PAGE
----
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MyDoom.C Slams Into Microsoft.com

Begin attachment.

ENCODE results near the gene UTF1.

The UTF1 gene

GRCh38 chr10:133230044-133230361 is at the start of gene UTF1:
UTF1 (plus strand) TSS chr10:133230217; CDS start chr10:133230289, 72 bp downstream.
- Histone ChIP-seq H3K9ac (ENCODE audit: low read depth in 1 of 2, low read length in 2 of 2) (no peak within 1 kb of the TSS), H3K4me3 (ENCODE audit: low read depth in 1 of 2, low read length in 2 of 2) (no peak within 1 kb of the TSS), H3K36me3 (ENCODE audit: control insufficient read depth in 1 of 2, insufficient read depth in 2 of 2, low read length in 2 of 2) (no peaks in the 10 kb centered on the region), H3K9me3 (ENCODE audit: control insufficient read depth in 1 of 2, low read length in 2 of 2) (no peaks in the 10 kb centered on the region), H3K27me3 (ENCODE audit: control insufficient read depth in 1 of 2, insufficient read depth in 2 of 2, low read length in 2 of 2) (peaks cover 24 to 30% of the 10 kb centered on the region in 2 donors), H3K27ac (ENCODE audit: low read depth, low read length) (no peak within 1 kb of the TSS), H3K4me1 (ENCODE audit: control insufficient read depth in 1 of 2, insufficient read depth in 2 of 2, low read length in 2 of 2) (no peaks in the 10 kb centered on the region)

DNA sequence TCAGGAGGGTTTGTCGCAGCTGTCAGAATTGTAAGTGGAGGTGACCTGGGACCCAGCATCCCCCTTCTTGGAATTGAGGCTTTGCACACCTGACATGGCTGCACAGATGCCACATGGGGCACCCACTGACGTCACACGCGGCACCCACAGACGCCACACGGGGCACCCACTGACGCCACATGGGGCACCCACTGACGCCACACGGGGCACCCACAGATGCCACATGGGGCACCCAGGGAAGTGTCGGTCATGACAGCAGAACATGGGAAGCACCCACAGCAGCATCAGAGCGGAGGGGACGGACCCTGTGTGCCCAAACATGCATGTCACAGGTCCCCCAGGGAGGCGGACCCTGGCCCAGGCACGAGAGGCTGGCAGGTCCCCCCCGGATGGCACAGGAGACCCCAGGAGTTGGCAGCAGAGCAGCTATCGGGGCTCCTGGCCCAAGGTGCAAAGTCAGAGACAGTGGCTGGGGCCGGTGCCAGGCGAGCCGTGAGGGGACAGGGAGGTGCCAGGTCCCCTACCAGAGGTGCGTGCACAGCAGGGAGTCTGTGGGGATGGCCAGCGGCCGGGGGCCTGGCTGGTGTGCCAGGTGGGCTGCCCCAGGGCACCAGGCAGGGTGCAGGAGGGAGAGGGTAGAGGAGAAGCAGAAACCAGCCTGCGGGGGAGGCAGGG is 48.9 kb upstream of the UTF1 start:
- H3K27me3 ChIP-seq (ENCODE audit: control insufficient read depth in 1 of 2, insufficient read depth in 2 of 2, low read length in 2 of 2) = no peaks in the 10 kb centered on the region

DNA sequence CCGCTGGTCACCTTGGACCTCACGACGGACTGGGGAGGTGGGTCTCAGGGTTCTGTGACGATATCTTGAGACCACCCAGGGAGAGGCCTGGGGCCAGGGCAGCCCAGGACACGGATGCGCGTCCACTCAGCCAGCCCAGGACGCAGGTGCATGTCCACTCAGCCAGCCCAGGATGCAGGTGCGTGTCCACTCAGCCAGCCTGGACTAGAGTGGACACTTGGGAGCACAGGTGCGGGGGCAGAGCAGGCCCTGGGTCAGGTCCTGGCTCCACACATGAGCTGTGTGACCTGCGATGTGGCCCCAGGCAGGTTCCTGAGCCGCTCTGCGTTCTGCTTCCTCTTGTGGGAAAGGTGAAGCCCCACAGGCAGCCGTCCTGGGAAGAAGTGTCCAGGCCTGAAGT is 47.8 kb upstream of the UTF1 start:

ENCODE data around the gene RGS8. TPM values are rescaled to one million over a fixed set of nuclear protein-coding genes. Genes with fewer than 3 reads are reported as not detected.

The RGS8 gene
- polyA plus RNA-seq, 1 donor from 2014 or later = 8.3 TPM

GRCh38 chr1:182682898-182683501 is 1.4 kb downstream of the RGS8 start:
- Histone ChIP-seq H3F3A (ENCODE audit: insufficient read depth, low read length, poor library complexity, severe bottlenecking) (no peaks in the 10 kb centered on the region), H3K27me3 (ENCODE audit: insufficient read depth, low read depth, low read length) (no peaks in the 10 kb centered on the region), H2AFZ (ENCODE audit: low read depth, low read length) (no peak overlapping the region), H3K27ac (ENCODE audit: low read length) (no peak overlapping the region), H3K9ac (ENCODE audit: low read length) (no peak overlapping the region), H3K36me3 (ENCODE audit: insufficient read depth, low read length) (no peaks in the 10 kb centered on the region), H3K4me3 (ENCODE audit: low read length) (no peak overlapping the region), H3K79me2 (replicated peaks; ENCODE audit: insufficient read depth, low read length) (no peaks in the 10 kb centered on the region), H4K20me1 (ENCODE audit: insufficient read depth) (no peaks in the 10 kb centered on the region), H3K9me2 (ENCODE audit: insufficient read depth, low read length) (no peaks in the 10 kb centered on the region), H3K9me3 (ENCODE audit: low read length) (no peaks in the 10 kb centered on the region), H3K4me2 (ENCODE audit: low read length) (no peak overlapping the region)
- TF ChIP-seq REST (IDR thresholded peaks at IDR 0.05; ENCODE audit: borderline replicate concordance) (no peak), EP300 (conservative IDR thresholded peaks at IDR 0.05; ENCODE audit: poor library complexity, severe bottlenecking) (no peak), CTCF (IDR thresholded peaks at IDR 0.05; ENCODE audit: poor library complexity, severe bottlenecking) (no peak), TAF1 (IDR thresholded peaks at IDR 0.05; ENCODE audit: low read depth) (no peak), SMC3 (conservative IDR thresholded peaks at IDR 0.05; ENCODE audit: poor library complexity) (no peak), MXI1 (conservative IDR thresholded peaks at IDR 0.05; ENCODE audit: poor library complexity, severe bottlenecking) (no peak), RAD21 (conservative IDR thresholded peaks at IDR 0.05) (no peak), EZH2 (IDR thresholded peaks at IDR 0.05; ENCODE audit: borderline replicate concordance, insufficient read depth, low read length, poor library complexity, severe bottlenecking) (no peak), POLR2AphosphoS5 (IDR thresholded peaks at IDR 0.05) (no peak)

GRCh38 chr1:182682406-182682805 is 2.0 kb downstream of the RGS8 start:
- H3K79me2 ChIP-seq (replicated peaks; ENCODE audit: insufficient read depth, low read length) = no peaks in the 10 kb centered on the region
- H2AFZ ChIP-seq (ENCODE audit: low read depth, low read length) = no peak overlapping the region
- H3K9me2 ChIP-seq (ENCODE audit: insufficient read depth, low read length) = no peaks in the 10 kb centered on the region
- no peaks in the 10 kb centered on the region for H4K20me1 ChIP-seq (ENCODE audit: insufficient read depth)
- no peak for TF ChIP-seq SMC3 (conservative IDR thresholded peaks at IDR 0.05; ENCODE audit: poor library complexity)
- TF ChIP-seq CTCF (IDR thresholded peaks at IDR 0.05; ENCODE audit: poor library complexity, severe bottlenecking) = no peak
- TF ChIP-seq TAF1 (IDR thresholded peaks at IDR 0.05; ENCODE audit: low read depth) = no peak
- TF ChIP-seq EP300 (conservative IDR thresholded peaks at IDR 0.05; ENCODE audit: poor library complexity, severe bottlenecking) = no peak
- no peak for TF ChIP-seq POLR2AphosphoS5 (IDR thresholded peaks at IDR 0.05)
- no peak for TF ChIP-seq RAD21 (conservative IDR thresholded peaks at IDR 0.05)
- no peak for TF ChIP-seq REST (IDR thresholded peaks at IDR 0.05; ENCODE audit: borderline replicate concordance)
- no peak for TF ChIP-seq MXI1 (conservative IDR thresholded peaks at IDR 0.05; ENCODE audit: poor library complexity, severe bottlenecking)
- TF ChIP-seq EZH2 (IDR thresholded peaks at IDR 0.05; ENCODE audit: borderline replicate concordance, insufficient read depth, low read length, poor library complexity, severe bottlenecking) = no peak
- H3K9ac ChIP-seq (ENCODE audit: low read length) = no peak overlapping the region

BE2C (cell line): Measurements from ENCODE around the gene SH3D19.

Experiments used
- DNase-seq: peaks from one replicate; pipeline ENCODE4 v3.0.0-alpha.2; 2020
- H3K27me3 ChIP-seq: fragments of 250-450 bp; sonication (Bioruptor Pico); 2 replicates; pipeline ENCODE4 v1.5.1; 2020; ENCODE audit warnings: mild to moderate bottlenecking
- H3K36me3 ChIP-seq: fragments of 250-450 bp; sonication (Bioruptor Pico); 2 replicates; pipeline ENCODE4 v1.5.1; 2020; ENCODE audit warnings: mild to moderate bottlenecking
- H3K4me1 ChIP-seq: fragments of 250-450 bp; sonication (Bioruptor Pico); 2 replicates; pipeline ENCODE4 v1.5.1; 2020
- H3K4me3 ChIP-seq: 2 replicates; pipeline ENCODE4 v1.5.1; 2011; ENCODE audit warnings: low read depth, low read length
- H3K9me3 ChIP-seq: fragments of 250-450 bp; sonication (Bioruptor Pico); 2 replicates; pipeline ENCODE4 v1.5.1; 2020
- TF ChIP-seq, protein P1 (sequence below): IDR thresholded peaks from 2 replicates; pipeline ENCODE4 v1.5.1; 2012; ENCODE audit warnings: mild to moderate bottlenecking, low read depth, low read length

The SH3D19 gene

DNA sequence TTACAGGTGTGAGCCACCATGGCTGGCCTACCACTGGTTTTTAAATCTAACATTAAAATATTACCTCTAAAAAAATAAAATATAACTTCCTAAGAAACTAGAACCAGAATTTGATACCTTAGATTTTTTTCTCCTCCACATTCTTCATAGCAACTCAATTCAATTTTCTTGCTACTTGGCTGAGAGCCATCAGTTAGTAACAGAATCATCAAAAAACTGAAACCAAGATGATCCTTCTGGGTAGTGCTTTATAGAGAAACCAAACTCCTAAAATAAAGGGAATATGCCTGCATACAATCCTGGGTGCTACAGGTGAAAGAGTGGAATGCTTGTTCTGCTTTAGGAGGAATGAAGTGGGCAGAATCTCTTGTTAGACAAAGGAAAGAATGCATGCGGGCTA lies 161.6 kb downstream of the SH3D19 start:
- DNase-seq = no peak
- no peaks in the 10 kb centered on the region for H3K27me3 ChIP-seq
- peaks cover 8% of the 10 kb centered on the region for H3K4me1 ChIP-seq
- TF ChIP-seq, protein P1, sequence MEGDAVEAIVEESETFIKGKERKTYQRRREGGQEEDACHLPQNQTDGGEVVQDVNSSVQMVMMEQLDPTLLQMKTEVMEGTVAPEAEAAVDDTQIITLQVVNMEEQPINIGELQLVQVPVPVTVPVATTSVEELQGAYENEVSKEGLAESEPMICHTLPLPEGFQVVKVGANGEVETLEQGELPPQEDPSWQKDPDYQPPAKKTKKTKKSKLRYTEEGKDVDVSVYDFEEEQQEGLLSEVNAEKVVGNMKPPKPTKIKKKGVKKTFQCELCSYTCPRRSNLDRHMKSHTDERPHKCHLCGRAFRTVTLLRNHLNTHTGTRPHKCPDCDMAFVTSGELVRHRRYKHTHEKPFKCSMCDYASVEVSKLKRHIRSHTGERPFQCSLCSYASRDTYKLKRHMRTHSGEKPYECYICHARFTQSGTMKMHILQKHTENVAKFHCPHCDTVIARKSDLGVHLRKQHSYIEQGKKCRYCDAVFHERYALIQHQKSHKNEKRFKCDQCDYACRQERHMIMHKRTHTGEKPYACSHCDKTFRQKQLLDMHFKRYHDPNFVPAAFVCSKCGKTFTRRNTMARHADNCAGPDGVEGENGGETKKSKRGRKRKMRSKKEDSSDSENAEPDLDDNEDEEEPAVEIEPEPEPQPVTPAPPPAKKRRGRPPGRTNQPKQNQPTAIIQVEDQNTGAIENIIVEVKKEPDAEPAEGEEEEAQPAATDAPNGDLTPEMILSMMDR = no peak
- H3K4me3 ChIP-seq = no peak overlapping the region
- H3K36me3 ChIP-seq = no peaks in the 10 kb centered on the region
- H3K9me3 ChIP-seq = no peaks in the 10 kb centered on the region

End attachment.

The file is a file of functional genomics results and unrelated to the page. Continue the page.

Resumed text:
A new version of the MyDoom worm appears to be circulating on the Internet and may be responsible for some disruptions to Microsoft Corp.’s Web site Sunday night and Monday morning, researchers said. When it’s executed, the new variant, called MyDoom.C, or Doomjuice, begins scanning for machines listening on TCP port 3127. When it finds available PCs, it copies itself to the new machine’s Windows directory under the file name “intrenat.exe” and also creates a file named “sync-src-1.00.tbz” in several locations. But unlike the two previous versions of MyDoom, this third variant does not spread via e-mail, nor does it install a backdoor on infected machines or have a kill date, according to an analysis done by Ken Dunham, malicious code manager for iDefense Inc., based in Reston, Va. The worm’s code is not encrypted, but it contains all of the source code for MyDoom.A. Full Story

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